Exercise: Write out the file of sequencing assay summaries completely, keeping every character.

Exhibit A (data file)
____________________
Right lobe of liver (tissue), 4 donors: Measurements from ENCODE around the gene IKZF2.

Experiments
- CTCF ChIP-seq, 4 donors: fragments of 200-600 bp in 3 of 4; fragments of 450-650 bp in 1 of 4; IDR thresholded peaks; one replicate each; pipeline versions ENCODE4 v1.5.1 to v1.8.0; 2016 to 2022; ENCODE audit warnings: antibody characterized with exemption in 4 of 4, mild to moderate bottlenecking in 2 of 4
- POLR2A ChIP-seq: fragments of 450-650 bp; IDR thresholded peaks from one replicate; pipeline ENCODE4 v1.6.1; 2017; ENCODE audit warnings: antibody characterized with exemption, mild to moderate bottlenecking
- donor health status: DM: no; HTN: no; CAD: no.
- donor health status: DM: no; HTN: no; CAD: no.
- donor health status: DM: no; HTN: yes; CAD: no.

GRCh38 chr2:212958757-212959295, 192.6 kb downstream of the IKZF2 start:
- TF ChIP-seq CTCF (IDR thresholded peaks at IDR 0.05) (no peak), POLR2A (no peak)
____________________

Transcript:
Right lobe of liver (tissue), 4 donors: Measurements from ENCODE around the gene IKZF2.

Experiments
- CTCF ChIP-seq, 4 donors: fragments of 200-600 bp in 3 of 4; fragments of 450-650 bp in 1 of 4; IDR thresholded peaks; one replicate each; pipeline versions ENCODE4 v1.5.1 to v1.8.0; 2016 to 2022; ENCODE audit warnings: antibody characterized with exemption in 4 of 4, mild to moderate bottlenecking in 2 of 4
- POLR2A ChIP-seq: fragments of 450-650 bp; IDR thresholded peaks from one replicate; pipeline ENCODE4 v1.6.1; 2017; ENCODE audit warnings: antibody characterized with exemption, mild to moderate bottlenecking
- donor health status: DM: no; HTN: no; CAD: no.
- donor health status: DM: no; HTN: no; CAD: no.
- donor health status: DM: no; HTN: yes; CAD: no.

GRCh38 chr2:212958757-212959295, 192.6 kb downstream of the IKZF2 start:
- TF ChIP-seq CTCF (IDR thresholded peaks at IDR 0.05) (no peak), POLR2A (no peak)